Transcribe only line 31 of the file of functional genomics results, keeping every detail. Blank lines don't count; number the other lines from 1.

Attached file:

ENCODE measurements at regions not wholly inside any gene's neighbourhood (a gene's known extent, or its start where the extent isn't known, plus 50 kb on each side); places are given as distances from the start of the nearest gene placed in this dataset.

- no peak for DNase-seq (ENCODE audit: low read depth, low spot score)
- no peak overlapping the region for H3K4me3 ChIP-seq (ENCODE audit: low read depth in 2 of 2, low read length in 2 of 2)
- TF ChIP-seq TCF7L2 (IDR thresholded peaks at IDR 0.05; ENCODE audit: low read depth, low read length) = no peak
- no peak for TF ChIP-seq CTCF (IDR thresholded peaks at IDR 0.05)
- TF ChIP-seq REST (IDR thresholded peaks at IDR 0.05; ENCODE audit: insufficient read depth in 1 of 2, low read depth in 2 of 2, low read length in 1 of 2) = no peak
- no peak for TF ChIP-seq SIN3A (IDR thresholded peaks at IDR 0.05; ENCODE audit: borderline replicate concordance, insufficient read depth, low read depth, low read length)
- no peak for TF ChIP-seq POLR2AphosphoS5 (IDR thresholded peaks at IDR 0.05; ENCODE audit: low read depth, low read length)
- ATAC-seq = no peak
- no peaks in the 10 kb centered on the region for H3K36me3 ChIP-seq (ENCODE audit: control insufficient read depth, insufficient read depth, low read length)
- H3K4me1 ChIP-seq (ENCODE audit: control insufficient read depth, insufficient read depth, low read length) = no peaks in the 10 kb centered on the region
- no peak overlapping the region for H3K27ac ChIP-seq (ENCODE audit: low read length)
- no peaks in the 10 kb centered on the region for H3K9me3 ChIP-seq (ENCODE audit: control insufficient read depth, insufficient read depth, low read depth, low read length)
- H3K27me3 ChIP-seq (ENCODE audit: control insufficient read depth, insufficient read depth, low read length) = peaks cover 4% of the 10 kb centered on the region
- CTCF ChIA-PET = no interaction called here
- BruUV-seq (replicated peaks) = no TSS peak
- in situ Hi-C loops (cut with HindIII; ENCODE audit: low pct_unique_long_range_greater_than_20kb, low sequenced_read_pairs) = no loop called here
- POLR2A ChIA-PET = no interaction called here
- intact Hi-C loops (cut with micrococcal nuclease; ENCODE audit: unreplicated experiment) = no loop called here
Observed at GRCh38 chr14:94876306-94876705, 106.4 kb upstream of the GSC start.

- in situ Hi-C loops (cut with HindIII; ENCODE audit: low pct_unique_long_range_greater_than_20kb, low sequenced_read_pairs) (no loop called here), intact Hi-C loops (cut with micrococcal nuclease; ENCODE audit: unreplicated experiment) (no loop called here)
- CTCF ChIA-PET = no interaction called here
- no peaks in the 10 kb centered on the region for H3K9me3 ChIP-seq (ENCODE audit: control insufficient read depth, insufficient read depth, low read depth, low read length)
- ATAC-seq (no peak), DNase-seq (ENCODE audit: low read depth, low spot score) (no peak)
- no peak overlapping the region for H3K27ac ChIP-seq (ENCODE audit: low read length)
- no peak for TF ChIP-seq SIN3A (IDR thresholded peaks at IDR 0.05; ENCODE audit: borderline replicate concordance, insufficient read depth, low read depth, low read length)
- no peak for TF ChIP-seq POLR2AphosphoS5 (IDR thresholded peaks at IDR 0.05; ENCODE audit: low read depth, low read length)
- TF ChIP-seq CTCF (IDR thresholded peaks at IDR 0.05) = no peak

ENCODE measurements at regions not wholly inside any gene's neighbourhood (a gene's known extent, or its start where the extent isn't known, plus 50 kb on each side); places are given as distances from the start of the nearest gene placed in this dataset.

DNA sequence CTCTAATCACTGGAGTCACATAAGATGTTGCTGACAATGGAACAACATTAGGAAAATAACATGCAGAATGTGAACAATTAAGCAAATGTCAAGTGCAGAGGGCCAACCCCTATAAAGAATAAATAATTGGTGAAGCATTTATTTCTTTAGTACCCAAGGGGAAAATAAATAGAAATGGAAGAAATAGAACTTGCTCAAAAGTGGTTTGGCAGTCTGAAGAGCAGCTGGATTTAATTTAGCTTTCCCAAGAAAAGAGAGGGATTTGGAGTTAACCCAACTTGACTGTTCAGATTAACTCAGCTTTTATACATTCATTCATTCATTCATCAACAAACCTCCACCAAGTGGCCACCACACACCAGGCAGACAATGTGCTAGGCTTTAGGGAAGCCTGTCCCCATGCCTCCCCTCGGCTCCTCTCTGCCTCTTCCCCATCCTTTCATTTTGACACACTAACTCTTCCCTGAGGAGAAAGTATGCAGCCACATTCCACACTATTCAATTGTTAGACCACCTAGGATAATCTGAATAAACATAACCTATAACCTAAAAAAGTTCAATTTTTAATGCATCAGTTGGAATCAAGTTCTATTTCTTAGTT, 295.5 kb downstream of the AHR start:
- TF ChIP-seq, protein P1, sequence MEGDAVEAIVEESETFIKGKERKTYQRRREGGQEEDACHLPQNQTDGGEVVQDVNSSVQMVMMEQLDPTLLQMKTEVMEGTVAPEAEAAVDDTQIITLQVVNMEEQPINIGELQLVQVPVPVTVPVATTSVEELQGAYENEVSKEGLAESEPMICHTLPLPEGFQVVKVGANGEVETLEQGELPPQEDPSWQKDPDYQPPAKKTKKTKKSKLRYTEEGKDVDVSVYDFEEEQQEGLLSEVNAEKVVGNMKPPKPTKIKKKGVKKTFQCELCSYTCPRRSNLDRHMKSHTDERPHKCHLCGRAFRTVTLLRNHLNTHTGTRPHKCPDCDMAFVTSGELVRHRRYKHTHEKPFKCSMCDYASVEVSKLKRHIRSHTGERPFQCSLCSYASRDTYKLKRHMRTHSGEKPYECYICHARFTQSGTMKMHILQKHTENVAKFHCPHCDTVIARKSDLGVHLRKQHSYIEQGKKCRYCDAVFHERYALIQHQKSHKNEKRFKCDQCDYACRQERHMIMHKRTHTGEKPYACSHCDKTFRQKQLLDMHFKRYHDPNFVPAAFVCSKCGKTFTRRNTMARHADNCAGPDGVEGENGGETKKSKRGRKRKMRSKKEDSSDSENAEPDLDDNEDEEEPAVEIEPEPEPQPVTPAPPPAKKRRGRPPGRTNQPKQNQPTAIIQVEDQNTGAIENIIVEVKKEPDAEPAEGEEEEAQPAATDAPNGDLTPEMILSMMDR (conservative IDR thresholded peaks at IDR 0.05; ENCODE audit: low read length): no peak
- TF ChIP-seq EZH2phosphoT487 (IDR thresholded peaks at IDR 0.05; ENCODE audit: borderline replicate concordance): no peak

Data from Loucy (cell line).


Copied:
- TF ChIP-seq, protein P1, sequence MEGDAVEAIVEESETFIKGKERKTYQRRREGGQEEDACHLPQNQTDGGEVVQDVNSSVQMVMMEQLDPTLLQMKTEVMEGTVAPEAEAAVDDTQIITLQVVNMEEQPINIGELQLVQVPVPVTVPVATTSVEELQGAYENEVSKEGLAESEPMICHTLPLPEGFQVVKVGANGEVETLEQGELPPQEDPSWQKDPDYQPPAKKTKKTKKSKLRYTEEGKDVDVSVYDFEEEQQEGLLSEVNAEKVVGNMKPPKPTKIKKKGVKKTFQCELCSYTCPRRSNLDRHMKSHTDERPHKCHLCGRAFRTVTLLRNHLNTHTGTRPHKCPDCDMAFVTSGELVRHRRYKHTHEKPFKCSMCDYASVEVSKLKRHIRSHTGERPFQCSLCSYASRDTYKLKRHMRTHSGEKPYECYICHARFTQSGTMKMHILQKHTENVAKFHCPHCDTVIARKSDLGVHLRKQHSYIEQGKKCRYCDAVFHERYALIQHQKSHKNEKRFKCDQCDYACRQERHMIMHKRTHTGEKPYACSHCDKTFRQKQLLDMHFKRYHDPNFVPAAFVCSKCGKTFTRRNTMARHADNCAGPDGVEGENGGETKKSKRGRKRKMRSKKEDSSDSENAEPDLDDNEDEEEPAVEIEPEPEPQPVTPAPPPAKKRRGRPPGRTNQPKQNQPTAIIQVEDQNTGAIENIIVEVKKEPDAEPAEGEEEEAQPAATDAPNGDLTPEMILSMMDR (conservative IDR thresholded peaks at IDR 0.05; ENCODE audit: low read length): no peak